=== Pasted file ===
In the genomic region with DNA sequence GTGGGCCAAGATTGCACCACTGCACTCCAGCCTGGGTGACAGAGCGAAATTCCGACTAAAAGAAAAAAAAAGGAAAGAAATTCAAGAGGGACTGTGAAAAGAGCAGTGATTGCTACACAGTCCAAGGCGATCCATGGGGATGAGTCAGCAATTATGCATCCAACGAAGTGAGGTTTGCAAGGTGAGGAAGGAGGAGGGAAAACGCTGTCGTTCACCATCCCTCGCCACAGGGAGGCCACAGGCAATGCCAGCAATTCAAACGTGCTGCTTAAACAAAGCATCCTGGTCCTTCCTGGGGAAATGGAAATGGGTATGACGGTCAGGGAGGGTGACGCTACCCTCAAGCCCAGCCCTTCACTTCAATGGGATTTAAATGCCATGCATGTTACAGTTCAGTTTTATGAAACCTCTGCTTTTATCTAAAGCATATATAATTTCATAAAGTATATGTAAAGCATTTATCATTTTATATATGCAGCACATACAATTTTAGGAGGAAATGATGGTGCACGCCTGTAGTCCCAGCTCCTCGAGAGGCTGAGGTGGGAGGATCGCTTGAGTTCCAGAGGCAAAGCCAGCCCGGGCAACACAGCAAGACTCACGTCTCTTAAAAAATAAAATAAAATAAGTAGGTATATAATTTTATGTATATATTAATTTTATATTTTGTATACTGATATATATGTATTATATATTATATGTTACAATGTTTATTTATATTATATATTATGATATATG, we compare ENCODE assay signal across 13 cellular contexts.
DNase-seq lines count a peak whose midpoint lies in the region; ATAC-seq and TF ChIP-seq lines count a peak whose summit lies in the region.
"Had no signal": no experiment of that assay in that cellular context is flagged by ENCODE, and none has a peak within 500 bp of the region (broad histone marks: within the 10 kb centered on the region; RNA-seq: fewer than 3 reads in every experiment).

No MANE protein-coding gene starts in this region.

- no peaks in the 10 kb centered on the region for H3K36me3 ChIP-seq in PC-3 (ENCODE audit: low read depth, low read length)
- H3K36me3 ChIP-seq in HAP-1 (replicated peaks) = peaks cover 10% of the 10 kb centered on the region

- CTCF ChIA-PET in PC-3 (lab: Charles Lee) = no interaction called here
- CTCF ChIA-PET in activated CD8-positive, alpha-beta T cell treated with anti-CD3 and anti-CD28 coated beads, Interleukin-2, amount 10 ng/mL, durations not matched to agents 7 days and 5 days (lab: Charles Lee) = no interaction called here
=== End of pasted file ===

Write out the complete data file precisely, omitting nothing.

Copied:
In the genomic region with DNA sequence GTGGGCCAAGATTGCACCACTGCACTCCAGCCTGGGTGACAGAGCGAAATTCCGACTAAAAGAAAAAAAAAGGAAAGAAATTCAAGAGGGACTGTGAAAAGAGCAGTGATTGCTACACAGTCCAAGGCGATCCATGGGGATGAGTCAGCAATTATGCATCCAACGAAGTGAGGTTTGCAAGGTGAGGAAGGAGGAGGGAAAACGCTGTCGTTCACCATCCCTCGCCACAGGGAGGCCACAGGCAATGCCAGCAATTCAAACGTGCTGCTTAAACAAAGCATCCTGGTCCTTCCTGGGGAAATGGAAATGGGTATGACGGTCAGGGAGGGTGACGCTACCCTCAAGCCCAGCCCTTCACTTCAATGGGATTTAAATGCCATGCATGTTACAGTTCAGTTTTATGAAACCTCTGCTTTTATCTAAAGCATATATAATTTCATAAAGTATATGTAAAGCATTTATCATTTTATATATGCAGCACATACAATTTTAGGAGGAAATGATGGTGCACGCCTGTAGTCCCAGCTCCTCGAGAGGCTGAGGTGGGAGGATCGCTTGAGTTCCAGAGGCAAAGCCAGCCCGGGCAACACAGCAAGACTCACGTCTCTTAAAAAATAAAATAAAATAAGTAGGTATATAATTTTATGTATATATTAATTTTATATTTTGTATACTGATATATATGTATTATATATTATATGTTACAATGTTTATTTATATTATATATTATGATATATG, we compare ENCODE assay signal across 13 cellular contexts.
DNase-seq lines count a peak whose midpoint lies in the region; ATAC-seq and TF ChIP-seq lines count a peak whose summit lies in the region.
"Had no signal": no experiment of that assay in that cellular context is flagged by ENCODE, and none has a peak within 500 bp of the region (broad histone marks: within the 10 kb centered on the region; RNA-seq: fewer than 3 reads in every experiment).

No MANE protein-coding gene starts in this region.

- no peaks in the 10 kb centered on the region for H3K36me3 ChIP-seq in PC-3 (ENCODE audit: low read depth, low read length)
- H3K36me3 ChIP-seq in HAP-1 (replicated peaks) = peaks cover 10% of the 10 kb centered on the region

- CTCF ChIA-PET in PC-3 (lab: Charles Lee) = no interaction called here
- CTCF ChIA-PET in activated CD8-positive, alpha-beta T cell treated with anti-CD3 and anti-CD28 coated beads, Interleukin-2, amount 10 ng/mL, durations not matched to agents 7 days and 5 days (lab: Charles Lee) = no interaction called here